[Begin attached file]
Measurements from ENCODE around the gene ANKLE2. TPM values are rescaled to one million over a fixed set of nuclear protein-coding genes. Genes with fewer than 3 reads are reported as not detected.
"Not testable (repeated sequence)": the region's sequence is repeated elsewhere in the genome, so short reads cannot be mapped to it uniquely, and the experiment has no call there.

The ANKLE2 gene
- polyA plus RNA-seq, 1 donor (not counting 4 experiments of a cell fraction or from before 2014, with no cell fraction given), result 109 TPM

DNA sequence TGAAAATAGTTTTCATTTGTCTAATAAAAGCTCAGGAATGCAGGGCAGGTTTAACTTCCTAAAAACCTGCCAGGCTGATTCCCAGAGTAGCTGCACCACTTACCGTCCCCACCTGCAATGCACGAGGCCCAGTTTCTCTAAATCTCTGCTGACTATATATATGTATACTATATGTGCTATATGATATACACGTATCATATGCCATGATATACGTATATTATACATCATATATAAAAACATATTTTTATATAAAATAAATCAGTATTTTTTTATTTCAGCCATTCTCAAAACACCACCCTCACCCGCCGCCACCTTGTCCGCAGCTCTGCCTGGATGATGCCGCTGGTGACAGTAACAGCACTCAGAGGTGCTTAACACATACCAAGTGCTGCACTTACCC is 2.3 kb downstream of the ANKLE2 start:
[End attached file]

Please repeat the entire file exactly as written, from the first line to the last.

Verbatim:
Measurements from ENCODE around the gene ANKLE2. TPM values are rescaled to one million over a fixed set of nuclear protein-coding genes. Genes with fewer than 3 reads are reported as not detected.
"Not testable (repeated sequence)": the region's sequence is repeated elsewhere in the genome, so short reads cannot be mapped to it uniquely, and the experiment has no call there.

The ANKLE2 gene
- polyA plus RNA-seq, 1 donor (not counting 4 experiments of a cell fraction or from before 2014, with no cell fraction given), result 109 TPM

DNA sequence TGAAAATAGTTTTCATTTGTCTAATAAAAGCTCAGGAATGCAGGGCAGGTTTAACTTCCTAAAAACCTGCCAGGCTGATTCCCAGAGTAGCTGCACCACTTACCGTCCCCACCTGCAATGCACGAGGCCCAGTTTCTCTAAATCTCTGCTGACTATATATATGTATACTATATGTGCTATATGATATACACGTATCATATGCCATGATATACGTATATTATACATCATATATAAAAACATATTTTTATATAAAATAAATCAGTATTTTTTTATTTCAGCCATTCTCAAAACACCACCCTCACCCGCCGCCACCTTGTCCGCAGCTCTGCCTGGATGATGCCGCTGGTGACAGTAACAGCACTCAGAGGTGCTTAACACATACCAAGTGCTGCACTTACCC is 2.3 kb downstream of the ANKLE2 start: